While the Ridgeville real estate market has remained lowkey and quiet for years, there are big changes on the horizon.
Ridgeville is a small town located in Dorchester County, South Carolina. It’s considered a part of the Charleston-North Charleston-Summerville metropolitan area.
The town likes to define themselves not by their location on the map or population count, but the sense of shared values between their residents. Some of those values that the small town holds dear are guided growth, preservation of historical, cultural, and natural heritage.
Ridgeville is about a 45 minute drive from Charleston, giving it a close proximity to the city while allowing enough space for a quiet lifestyle in the quaint Lowcountry town.
The town prides itself on supporting locally owned and operated small businesses. From the local Ridgeville Farmers Market to Givhans Ferry State Park along the Edisto River, the town of Ridgeville also offers exciting activities for the whole family to enjoy.
According to The United States Census Bureau, the Ridgeville population was 1,548 in 2021, when the last census of the area was taken.
The population has slightly increased and decreased over recent years, but has barely risen above 2,000 since population records in 1990.
In other words, the town has faced a slow and gradual growth since it was originally founded along a 19th century railroad line. The people who reside there appreciate the quiet life, they know their neighbors, and they value the friendly, small-town nature of their home.
Residential real estate
Realtor.com reports that in January, 2023, the median listing home price in Ridgeville, SC was $458.1K, trending up 25.3% year-over-year. The median listing home price per square foot was $176.
In December 2022, Ridgeville home prices were up 64.9% compared to 2021, selling for a median price of $579K.
There are currently around 103 homes for sale in Ridgeville, SC; approximately 4 of which were newly listed within the last week.
According to Redfin, The residential market in Ridgeville was considered “somewhat competitive” in 2022, with some homes receiving multiple offers, and the average home selling for 1% below listing price.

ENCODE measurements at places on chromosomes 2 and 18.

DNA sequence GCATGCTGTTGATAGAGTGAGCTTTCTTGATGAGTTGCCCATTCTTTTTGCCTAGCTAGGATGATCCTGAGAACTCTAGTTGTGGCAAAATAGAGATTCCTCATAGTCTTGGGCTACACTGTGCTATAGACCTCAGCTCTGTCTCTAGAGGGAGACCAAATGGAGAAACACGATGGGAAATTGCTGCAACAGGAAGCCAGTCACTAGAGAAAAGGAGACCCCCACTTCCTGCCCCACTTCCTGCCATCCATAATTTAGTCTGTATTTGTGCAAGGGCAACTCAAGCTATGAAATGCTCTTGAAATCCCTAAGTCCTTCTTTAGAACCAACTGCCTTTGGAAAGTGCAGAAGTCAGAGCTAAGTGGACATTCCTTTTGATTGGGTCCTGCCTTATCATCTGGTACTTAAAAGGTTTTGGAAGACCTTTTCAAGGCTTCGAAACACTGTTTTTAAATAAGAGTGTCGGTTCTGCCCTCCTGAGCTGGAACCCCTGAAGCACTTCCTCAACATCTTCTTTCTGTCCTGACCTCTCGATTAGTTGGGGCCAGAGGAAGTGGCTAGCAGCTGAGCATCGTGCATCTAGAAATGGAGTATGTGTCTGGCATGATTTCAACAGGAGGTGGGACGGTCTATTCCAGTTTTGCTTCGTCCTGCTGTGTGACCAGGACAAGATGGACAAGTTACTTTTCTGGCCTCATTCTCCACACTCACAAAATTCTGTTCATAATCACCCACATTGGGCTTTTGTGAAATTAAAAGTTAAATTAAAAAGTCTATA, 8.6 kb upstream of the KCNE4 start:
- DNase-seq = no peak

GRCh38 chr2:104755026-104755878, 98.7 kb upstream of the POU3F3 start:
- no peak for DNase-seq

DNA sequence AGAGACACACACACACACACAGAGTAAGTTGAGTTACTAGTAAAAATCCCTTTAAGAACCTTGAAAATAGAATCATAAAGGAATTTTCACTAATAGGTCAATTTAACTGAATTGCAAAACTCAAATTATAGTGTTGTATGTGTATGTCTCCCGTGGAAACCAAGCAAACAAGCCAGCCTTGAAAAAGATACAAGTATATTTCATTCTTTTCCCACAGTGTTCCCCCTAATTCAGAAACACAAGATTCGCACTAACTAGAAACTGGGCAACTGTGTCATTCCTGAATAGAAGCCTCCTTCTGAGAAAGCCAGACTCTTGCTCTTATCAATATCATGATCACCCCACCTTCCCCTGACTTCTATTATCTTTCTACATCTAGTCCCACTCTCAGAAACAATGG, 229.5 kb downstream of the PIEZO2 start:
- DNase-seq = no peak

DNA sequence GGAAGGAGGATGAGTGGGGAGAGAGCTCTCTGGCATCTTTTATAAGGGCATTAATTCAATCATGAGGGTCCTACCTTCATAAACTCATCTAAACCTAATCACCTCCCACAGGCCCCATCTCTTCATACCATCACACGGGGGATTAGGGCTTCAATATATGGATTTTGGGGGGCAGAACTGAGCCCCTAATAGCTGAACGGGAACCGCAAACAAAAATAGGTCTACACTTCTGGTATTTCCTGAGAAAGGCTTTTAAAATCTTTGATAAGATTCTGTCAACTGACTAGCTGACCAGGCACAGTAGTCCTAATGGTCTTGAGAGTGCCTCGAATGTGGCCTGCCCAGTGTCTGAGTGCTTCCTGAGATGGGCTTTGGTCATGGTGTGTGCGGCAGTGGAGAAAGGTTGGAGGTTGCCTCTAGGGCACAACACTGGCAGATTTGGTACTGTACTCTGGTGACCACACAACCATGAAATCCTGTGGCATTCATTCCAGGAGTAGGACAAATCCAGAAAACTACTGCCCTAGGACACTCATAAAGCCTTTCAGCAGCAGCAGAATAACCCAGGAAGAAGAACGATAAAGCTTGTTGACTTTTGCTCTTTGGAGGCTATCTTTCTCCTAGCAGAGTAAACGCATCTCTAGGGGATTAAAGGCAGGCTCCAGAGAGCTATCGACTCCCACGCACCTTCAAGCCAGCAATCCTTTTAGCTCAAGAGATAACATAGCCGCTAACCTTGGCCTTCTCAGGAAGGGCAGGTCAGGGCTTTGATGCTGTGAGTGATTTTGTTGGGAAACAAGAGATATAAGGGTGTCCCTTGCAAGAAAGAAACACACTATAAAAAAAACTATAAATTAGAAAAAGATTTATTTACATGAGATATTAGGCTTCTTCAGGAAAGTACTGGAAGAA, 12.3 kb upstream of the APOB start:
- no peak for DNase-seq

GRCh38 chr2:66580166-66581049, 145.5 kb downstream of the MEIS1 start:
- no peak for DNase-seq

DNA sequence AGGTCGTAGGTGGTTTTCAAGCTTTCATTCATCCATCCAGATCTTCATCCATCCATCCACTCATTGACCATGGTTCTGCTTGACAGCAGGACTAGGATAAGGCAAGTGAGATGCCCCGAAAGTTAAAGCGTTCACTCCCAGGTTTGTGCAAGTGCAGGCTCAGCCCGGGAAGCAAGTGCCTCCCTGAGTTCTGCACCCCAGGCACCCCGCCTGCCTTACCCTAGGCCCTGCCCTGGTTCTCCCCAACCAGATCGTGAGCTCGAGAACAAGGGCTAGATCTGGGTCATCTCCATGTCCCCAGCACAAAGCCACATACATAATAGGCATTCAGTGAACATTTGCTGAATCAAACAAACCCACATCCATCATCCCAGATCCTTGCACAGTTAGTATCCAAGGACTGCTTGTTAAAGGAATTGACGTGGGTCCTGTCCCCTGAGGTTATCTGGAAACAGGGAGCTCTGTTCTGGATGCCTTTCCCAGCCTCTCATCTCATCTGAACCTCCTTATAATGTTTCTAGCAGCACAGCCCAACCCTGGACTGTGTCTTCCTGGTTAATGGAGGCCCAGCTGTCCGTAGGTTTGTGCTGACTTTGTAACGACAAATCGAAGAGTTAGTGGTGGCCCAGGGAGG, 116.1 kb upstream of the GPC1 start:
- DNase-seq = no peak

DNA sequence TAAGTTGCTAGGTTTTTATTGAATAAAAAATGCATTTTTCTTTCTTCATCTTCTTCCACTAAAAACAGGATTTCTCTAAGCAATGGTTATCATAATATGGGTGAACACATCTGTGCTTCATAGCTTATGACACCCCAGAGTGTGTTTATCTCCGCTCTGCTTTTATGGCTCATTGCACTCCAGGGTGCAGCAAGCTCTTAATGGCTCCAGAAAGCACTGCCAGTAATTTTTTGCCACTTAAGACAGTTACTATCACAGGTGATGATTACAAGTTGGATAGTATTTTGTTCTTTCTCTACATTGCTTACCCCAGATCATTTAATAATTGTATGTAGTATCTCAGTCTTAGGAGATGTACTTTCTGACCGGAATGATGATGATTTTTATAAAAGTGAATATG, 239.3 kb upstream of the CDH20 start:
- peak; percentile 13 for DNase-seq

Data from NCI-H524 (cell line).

Roni Haskell, local Broker Associate and Keller Williams Realtor, is currently seeing a raise in home inventory compared to 2022.
She says, “Builders are buying land and building speculative homes that are now being offered for sale. At the end of January, there were 26 new construction homes active in Ridgeville at varying stages of completion. There are another 6 new constructed homes pending/under contract at the end of January. Comparatively only 3 new construction units were sold in Ridgeville in January 2022. There is much more inventory for purchasers this year.”
When asked what contributes to the growth in Ridgeville’s market, Haskell directed me to a recent Ridgeville home listing that stated, “Escape to a quiet country lane with plenty of elbow room yet only minutes from Volvo, Summerville and Nexton.”
Just as Mount Pleasant grew outward and West Ashley has grown into Johns Island, Summerville growth has no choice but to extend outward.
Ridgeville offers buyers the opportunity to have a short commute to some of the tri-county areas largest employers, while enjoying larger lots, oftentimes lower or no community regulations, and a slower way of life without hustle and bustle.
With growth in a small town, there are also challenges that arise if the proper infrastructure is not in place. One challenge that Haskell has experienced with developers is the limited resource of water and sewer lines, since much of Ridgeville is still using wells and septic for residential use.
This is the case in any changing area of growth, and it will expand to more areas in the coming years.
You might have already heard that this quaint, small town has big plans for expansion and growth in the commercial real estate sector in the coming years.
For both residential and commercial development, there is the opportunity of land. Where there is land and an economic development team that is planning for and encouraging growth, it will come.
Haskell sees the potential new growth of Ridgeville as a positive opportunity for long term residents. She says, “Growth and robust development will continue. As new commerce parks open, new plants like Redwood Materials, in addition to the already existing plants, local businesses like my friend Charles Fredrick’s restaurant Lucille’s on Old Guillard Road will have opportunities to thrive.”